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Intel is a behemoth – the 1000-pound Gorilla inside IT hardware running on the majority of PCs, tablets, servers, a lot of IoT, and now smart cars.

It is perhaps no surprise that it focused on partnerships and collaborations at CES 2018 – innovation starts with Intel Inside.

It started with an impressive drone light show over the fabled Bellagio Hotel fountain.

Then it set another Guinness Book of Records for flying 100 shooting star mini-drowns indoors. The Intel Shooting Star Mini drone is the company’s first drone designed and built to enable indoor light show experiences. It is designed with a super-lightweight structure and propeller guards for safety. Its light source can create more than 4 billion colour combinations designed for visually stunning aerial displays.

But let’s get onto more important, although less spectacular announcements.

10nm processors mean less heat, more speed and more raw power

Intel began shipping its first 10nm processor at the end of last year. This is a huge step forward with other processor makers still shipping cheaper, easier to make, far less efficient 16nm chips.

Spectre and Meltdown bugs identified by Google Project Zero

Intel has delivered to its OEM PC partners the firmware updates to the processors made in the past five year  – the work is more than 90% complete. Partners, not Intel, will then roll the firmware out as part of their update processes.

It says that based on its most recent PC benchmarking; the performance impact should not be significant for average computer users – they should not see significant slowdowns in common tasks such as reading email, writing a document or accessing digital photos. Ultimately, the overall impact will depend on the specific workload, platform configuration and mitigation technique.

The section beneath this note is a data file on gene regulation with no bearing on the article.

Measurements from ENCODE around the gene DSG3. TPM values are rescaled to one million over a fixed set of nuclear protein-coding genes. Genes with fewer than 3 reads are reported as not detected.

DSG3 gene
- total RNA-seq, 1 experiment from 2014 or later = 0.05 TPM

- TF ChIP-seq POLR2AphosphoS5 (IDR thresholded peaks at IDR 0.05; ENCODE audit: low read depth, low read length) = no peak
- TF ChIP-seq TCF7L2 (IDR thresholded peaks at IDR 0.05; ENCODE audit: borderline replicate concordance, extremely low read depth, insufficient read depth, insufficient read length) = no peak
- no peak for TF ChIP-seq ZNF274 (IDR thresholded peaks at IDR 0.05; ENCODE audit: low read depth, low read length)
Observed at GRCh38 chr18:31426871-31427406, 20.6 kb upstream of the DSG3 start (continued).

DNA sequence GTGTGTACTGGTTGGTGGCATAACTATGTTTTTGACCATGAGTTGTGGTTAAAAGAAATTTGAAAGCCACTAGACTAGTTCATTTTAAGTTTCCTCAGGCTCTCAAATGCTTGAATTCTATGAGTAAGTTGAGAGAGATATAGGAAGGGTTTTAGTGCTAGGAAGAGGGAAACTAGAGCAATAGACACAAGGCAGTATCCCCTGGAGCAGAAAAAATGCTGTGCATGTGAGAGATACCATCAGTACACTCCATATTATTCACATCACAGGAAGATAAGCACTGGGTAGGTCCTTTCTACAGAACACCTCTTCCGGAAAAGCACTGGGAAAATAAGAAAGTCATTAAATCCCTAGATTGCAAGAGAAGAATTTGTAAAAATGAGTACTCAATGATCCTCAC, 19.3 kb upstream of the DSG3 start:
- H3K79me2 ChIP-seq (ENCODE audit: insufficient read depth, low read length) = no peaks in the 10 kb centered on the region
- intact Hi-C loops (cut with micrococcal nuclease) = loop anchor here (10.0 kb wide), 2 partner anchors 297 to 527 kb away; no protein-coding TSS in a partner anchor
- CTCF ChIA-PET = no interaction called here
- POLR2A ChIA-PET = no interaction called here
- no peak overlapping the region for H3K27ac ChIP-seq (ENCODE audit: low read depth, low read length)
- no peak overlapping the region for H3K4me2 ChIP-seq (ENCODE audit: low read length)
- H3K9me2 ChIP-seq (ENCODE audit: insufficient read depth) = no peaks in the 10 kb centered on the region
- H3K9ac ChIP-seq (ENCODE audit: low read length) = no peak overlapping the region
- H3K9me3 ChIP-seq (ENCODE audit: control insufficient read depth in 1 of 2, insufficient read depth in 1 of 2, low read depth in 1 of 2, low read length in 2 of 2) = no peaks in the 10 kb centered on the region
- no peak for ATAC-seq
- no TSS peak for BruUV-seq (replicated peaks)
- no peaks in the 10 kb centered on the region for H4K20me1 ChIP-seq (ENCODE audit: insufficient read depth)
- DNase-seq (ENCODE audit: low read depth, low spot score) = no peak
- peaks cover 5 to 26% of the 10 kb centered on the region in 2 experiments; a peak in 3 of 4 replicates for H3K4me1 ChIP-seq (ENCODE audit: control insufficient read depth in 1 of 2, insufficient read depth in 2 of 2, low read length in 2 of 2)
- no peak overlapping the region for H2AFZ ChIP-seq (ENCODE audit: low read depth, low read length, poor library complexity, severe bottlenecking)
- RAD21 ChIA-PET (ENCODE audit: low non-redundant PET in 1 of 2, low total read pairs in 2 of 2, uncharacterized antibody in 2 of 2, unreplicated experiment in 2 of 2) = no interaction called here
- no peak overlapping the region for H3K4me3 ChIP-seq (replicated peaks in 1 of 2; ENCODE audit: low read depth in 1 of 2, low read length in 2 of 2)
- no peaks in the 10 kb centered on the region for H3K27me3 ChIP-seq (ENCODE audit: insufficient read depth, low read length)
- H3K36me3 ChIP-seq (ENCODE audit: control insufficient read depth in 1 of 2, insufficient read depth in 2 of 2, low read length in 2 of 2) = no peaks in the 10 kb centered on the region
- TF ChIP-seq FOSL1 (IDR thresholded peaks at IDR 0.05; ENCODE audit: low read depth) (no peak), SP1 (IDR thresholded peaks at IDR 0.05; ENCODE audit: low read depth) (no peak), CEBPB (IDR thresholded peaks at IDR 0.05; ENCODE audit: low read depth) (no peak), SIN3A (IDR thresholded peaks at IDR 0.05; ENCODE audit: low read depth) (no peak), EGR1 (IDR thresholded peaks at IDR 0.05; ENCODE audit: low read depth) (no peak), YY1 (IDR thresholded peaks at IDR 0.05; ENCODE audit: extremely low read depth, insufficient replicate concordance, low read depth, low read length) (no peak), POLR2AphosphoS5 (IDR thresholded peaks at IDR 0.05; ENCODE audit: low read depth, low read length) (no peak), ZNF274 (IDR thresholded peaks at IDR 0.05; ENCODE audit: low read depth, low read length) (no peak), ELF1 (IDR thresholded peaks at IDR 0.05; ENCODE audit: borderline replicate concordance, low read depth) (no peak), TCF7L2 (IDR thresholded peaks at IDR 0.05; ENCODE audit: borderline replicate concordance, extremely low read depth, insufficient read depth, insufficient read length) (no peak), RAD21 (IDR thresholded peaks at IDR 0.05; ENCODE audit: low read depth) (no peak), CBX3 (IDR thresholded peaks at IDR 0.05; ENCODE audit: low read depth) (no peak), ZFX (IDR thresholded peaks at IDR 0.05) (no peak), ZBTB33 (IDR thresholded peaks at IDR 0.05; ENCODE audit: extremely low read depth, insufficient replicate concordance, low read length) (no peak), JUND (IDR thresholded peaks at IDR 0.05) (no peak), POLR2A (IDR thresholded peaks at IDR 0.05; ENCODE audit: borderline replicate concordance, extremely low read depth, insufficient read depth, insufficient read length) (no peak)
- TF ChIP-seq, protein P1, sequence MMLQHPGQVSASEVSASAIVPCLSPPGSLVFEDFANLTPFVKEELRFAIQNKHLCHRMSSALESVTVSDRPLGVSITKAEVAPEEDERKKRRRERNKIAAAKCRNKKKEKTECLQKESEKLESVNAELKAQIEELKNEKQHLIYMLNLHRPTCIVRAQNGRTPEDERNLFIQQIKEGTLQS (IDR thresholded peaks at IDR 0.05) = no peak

An important point to note is that no exploits of Spectre and Meltdown have yet been seen I  the wild, but it is important that you watch for firmware patches from your PC maker.

ADAS (advanced driver assistance systems) Smart cars (not necessarily fully autonomous)

Intel and Mobileye are collaborating on a camera, 5G comms and processor system called EyeQ shipping nearly nine million chips in 2017 to 27 car makers. In addition to providing visual alerts to drivers (Road Experience Management or REM), the system can be used for Dynamic Data Collection (DDC).

DDC data includes road and environmental conditions (hazards, construction, traffic density and weather), infrastructure, and parking availability. Mobileye recently signed a next-step agreement with Volkswagen to formalise the collection and marketing of this data. Recent partnerships with the city of Dusseldorf, Spain Directorate-General of Traffic, Gett Taxi Limited, Berkshire Hathaway.

Mobileye Aftermarket announced a series of partnerships and collaborations with ride-share leaders, municipalities and government administrations that will enable the mapping of city streets around the world, including London and New York, through the deployment of Mobileye 8 Connect in thousands of for-hire vehicles.